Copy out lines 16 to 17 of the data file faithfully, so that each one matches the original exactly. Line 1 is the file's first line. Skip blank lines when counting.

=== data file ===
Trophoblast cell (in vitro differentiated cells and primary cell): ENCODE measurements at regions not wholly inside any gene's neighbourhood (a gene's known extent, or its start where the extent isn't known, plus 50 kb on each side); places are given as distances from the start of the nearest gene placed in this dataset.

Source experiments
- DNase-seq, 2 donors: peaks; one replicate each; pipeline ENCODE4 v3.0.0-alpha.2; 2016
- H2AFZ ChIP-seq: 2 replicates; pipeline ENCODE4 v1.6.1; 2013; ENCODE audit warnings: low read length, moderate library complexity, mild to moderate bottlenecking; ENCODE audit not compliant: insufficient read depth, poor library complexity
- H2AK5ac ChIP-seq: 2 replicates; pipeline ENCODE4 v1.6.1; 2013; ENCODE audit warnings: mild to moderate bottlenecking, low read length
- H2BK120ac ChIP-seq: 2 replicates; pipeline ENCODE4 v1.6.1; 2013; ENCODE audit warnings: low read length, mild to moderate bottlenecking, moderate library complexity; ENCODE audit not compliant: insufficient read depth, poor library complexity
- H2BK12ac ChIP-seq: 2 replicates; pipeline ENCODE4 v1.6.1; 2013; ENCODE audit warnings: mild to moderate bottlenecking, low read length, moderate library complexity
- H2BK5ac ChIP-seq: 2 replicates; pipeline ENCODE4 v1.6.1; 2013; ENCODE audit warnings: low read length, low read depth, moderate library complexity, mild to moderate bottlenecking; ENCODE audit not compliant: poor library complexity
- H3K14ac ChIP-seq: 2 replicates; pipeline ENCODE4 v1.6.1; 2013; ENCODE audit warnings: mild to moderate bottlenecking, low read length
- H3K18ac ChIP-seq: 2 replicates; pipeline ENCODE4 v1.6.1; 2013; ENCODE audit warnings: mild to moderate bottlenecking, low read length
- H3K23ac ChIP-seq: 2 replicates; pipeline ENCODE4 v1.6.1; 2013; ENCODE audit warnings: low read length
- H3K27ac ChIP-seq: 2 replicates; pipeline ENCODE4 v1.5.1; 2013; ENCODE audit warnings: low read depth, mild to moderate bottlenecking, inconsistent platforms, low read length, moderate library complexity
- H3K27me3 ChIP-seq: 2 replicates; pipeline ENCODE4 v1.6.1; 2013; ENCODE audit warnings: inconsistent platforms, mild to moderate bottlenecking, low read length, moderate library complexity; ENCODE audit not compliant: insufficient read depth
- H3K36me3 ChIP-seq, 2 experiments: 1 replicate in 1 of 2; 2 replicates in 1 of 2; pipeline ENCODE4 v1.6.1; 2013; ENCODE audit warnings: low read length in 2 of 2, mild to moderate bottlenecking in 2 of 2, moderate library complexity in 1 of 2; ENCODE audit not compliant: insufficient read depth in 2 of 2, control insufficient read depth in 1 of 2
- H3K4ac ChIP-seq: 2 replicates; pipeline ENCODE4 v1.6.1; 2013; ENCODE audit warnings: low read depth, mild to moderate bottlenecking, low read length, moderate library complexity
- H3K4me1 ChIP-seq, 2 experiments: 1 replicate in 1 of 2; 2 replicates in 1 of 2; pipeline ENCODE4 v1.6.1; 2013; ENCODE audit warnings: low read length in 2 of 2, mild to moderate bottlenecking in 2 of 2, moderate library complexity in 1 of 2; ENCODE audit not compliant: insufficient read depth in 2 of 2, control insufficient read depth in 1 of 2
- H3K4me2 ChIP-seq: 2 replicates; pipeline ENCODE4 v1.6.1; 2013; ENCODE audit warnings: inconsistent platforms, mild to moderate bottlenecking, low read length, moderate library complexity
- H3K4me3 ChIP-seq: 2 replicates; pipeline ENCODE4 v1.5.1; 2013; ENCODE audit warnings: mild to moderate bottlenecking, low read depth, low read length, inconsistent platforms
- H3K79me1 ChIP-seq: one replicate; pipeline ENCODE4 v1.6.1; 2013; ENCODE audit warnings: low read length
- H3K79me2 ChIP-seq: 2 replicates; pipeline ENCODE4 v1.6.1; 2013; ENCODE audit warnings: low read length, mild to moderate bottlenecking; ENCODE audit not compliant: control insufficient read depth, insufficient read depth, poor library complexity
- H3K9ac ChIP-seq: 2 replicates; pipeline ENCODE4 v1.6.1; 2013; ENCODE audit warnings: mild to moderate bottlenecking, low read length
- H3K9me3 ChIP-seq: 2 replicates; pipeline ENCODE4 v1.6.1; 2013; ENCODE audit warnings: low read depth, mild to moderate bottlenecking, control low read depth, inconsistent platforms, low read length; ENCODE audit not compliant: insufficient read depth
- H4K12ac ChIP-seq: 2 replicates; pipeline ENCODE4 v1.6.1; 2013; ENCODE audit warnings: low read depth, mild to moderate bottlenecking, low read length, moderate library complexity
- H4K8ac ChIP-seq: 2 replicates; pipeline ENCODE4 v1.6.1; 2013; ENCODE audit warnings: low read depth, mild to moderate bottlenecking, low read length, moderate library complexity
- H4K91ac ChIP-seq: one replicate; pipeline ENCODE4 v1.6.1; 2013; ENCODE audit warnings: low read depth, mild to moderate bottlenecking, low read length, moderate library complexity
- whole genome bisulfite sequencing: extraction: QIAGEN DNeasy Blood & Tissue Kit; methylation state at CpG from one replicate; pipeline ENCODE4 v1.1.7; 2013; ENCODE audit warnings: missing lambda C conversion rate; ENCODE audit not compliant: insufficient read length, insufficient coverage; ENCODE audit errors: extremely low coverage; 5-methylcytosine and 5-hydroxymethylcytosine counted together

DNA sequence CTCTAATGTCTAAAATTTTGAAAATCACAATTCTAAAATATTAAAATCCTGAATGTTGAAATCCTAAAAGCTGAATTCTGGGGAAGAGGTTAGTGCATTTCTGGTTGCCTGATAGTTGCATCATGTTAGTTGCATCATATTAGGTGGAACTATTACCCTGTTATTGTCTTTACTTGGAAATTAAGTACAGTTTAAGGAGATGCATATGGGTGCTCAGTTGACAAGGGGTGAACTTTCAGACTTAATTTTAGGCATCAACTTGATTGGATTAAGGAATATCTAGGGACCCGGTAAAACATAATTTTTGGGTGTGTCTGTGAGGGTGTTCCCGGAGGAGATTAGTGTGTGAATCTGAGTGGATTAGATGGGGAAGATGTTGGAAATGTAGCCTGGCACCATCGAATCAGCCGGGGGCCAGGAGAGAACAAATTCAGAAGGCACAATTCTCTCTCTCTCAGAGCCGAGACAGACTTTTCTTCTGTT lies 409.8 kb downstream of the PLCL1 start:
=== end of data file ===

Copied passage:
- H3K4me1 ChIP-seq, 2 experiments: 1 replicate in 1 of 2; 2 replicates in 1 of 2; pipeline ENCODE4 v1.6.1; 2013; ENCODE audit warnings: low read length in 2 of 2, mild to moderate bottlenecking in 2 of 2, moderate library complexity in 1 of 2; ENCODE audit not compliant: insufficient read depth in 2 of 2, control insufficient read depth in 1 of 2
- H3K4me2 ChIP-seq: 2 replicates; pipeline ENCODE4 v1.6.1; 2013; ENCODE audit warnings: inconsistent platforms, mild to moderate bottlenecking, low read length, moderate library complexity